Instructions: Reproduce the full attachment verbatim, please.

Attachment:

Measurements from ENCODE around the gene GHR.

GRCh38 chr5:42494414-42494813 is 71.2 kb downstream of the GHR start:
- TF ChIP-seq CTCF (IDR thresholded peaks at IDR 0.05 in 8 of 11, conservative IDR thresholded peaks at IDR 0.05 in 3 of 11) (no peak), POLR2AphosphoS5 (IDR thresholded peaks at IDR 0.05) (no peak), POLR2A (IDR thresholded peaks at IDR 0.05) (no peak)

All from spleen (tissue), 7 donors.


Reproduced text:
Measurements from ENCODE around the gene GHR.

GRCh38 chr5:42494414-42494813 is 71.2 kb downstream of the GHR start:
- TF ChIP-seq CTCF (IDR thresholded peaks at IDR 0.05 in 8 of 11, conservative IDR thresholded peaks at IDR 0.05 in 3 of 11) (no peak), POLR2AphosphoS5 (IDR thresholded peaks at IDR 0.05) (no peak), POLR2A (IDR thresholded peaks at IDR 0.05) (no peak)

All from spleen (tissue), 7 donors.